A moderate number of collagen fibers, predominantly in the perivascular zone, as well as the interstitial space, were reported on Mallory’s stain in the wall of the left ventricle in the group of adult (six-month-old) rats. We observed intensively blue-stained, fairly long collagen fibers in the interstitial space which formed complex anastomoses (Figure 17). In senescent (twelve-month-old) rats, collagen fibers in the wall of the left ventricle were abundant both in the perivascular zone and the interstitial space and their alignment was not strictly organized. They had a complex spiral shape and course and were much thicker. Connective tissue in the perimysium was more pronounced (Figure 18). Changes observed in the wall of the right ventricle of six- and twelve-month-old Wistar rats were identical to those described in the left ventricle, however they were characterized as moderate and less expressed. Collagen fibers were shorter and thinner. The perivascular connective tissue was less abundant and the extension of collagen fibers from the perivascular zone towards the interstitial space was less pronounced (Figures 19,20).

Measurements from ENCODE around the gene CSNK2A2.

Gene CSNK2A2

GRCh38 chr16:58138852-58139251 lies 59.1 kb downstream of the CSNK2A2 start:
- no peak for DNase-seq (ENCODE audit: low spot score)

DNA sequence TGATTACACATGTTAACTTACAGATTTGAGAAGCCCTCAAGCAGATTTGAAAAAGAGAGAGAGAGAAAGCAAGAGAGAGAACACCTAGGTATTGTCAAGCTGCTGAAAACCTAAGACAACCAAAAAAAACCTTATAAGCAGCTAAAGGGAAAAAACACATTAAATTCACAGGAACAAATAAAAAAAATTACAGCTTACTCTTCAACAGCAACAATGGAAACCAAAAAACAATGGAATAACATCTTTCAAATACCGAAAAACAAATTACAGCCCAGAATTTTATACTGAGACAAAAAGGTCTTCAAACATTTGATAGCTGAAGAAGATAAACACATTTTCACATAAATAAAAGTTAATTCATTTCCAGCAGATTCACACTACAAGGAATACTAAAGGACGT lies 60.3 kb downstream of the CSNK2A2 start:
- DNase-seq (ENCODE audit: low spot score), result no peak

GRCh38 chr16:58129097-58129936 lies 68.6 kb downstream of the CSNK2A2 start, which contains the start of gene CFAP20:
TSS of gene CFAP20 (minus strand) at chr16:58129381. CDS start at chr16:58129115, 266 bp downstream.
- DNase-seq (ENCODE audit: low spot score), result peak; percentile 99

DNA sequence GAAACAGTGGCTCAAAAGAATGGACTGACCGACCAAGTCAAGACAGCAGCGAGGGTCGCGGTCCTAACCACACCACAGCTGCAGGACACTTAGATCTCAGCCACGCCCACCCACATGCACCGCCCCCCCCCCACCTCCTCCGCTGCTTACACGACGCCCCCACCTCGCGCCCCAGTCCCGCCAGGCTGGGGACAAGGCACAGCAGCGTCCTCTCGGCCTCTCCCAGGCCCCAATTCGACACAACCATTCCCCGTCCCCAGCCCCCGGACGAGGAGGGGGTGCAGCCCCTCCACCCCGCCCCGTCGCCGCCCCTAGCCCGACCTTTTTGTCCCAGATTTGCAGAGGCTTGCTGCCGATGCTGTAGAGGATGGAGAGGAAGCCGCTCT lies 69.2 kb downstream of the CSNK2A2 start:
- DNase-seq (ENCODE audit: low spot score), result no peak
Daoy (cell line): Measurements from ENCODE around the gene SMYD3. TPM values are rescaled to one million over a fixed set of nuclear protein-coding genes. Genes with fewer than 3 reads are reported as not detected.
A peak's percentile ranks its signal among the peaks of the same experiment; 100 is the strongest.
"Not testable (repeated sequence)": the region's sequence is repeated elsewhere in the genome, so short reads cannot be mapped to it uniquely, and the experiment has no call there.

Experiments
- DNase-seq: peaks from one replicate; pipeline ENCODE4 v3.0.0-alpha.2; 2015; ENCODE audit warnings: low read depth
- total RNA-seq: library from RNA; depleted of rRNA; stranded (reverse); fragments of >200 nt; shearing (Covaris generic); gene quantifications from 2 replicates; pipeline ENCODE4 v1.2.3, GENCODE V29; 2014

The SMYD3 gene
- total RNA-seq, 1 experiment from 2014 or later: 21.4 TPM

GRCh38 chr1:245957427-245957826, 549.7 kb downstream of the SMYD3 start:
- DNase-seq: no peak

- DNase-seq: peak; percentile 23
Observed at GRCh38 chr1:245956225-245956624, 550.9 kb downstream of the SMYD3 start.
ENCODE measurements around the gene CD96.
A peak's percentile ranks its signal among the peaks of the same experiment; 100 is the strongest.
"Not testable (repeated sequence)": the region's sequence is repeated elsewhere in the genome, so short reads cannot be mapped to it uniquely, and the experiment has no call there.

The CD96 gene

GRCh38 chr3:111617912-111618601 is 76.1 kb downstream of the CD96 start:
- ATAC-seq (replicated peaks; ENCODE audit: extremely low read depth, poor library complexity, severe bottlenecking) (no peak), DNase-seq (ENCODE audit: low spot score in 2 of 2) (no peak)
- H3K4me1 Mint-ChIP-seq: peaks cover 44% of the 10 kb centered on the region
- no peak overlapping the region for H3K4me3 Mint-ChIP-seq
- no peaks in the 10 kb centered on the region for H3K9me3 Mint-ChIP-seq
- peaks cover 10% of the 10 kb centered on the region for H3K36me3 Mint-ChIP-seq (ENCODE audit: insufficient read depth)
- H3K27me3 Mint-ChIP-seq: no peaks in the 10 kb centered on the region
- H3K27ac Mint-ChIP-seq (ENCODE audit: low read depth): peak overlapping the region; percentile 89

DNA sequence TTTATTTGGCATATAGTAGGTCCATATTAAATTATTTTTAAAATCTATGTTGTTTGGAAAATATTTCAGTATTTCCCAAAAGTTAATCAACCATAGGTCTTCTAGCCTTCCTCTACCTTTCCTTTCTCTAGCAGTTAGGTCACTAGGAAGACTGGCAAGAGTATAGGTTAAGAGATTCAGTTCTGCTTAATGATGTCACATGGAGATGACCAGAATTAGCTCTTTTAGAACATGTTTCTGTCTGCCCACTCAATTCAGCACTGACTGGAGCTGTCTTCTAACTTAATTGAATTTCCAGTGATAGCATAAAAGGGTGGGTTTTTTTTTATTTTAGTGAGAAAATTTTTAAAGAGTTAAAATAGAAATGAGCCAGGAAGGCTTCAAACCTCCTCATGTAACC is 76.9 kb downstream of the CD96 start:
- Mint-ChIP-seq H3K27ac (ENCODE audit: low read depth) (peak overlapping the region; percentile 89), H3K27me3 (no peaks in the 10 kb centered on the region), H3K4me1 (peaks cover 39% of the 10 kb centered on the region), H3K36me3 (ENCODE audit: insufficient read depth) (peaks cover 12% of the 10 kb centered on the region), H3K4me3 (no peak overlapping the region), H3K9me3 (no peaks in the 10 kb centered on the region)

On histological slides prepared from the hearts of the rats we traced the changes observed in different periods from the postnatal development of Wistar rats. Alterations in the morphology of the wall of the left and the right ventricle, as well as the changes in the cardiomyocytes were noted. It is a well-known fact that the most intensive period of body growth in rats is observed up to the second month after birth. For this reason, the condition of the myocardium throughout this period was traced in two age groups: two-week-old and one-month old animals. Furthermore, it has been documented that the most dynamic changes in the cardiomyocytes of the rat take place over the period before the onset of puberty (around 2 weeks after birth), as well as during the early post-puberty period (around 1 month after birth). After the second postnatal month growth rate decreases and the animals are considered adult in the sixth postnatal month. Therefore, analysis of the morphology of the cardiac wall in the left and right ventricle was also conducted in three- and six-month-old animals. According to literature data, life expectancy in rats is between 2 and 3.5 years [8]. After two years of age, the frequency of infectious and neoplastic diseases increases and a large portion of animals die. Therefore, the studied animals in the period of senescence in the present work were twelve months old. All rats selected for this study were in good overall condition and with no physically noticeable signs of disease.